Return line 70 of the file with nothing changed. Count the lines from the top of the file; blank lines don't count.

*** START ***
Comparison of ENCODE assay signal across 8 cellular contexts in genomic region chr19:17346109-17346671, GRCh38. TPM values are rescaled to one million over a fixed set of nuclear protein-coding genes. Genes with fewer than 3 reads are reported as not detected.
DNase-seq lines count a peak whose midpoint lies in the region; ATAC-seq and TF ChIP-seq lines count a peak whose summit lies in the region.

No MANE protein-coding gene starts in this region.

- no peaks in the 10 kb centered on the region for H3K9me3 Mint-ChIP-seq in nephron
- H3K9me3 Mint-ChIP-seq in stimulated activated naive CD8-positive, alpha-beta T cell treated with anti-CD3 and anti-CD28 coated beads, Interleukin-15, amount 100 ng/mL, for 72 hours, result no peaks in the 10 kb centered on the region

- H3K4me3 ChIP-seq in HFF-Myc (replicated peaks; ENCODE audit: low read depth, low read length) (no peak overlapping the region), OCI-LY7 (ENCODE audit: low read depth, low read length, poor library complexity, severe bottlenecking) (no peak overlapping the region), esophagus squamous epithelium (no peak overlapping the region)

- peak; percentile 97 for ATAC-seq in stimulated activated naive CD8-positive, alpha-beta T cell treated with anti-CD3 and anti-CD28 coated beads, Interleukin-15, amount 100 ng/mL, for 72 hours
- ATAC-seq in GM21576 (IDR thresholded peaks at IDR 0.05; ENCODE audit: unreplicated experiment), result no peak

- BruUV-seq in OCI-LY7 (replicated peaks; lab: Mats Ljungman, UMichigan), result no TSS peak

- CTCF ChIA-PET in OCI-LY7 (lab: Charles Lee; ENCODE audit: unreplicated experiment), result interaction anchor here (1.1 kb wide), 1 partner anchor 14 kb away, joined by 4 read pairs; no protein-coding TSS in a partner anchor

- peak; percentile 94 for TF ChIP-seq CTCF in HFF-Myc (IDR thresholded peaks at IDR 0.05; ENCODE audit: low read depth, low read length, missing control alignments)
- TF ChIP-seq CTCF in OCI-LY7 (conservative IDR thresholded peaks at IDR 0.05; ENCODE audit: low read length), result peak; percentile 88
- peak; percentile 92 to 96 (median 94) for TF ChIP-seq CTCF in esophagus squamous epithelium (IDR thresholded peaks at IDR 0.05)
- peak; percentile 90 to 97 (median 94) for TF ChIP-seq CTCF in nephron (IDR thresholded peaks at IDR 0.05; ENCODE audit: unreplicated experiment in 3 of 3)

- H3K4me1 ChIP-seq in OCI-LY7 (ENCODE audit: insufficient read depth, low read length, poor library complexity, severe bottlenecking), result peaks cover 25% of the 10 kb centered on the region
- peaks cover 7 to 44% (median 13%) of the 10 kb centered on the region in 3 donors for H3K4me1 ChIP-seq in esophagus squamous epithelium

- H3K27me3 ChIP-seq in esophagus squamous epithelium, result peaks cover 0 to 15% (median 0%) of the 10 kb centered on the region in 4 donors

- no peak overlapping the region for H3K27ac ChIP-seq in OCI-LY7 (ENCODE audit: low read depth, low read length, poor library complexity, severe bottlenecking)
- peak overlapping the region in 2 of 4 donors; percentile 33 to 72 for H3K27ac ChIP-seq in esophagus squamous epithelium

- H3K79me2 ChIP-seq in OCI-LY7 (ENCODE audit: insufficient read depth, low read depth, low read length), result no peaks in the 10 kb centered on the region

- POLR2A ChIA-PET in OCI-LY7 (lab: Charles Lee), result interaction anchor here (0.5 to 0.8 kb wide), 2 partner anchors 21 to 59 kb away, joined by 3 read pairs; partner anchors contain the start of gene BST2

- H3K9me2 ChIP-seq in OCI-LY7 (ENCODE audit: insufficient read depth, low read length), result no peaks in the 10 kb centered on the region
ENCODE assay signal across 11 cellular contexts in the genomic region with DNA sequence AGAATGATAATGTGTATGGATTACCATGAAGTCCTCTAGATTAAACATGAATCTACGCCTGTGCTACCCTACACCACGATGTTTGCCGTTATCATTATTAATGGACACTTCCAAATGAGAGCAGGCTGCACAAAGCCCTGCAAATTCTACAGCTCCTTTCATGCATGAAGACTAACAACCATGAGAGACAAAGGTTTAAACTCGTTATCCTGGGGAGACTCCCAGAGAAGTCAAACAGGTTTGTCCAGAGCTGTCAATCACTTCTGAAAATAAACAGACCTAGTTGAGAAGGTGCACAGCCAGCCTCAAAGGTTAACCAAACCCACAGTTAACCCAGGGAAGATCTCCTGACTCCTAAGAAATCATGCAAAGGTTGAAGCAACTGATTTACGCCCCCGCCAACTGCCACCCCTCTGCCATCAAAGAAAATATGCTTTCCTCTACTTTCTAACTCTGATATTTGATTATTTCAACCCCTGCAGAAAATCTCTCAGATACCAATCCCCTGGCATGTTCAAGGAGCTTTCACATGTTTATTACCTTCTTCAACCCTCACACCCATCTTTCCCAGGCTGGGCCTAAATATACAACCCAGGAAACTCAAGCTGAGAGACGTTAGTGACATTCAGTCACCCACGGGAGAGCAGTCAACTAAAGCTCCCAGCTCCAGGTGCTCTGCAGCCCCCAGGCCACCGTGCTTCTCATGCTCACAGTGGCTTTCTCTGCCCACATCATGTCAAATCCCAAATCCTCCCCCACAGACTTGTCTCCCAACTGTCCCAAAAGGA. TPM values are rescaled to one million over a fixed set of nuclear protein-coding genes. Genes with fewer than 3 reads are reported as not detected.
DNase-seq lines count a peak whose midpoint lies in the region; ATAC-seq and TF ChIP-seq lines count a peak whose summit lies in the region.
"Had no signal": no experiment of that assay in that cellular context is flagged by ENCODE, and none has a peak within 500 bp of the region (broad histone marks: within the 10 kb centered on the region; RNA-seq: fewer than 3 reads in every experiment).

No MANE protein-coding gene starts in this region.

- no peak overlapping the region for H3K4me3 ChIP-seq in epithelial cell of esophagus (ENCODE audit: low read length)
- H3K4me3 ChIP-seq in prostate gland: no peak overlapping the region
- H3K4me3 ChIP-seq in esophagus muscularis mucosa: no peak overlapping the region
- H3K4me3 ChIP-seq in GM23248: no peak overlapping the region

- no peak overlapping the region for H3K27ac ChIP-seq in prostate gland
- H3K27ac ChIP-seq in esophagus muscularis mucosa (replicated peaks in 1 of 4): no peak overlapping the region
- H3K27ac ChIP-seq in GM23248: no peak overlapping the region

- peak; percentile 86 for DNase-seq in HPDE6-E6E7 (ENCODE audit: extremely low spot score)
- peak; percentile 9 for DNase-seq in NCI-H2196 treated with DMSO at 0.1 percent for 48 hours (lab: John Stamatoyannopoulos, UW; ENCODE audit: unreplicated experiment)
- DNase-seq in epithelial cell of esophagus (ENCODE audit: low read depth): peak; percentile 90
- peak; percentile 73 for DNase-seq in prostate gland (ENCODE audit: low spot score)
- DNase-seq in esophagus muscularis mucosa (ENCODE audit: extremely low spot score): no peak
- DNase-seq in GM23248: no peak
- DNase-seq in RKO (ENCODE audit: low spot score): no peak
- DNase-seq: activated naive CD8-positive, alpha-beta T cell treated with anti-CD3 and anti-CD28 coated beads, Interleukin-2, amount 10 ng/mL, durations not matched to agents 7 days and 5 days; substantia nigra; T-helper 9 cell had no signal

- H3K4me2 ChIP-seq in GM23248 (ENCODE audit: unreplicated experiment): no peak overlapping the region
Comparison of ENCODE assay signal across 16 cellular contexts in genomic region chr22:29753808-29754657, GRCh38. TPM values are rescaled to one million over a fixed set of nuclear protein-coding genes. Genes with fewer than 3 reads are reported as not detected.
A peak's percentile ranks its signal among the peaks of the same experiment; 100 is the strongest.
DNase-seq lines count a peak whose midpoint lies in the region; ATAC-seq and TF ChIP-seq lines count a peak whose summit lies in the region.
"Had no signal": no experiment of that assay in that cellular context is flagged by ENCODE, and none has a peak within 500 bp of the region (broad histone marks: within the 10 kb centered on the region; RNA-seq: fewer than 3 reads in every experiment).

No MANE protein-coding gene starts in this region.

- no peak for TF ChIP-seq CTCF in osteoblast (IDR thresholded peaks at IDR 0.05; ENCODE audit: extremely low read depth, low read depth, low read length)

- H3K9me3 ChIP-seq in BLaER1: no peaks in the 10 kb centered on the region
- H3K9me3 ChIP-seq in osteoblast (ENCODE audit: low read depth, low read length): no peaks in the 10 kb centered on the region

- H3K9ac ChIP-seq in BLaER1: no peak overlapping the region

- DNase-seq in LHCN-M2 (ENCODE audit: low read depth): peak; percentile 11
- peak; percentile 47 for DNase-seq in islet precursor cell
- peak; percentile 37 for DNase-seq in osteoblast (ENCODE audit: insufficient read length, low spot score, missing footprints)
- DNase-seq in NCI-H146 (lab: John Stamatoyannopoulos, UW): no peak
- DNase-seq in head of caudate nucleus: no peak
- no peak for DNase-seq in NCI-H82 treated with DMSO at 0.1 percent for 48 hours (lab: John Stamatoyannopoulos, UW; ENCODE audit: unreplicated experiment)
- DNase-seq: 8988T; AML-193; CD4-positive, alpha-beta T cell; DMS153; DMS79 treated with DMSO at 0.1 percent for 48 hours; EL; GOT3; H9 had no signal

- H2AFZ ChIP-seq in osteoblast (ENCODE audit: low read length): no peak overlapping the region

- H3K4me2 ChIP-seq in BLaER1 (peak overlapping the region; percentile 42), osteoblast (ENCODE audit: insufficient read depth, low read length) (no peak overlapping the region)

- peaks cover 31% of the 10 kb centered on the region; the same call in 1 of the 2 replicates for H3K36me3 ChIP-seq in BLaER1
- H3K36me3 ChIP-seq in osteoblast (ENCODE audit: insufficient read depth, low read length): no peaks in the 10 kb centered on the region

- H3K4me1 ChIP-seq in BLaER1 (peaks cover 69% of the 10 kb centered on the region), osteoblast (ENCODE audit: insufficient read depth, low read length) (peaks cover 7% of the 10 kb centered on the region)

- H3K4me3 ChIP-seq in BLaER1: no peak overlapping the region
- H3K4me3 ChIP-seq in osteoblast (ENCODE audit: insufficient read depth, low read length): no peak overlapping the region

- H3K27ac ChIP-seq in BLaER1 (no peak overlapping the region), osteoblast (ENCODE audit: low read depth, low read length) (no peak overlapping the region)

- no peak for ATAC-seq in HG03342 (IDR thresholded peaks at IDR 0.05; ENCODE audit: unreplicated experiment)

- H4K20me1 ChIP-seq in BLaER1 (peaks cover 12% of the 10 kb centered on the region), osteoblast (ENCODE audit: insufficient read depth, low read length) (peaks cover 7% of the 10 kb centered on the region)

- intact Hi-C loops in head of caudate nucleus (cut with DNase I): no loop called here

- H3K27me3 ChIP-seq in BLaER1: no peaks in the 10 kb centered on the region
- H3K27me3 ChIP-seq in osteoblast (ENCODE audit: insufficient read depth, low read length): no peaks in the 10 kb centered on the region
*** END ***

- H3K27me3 ChIP-seq in BLaER1: no peaks in the 10 kb centered on the region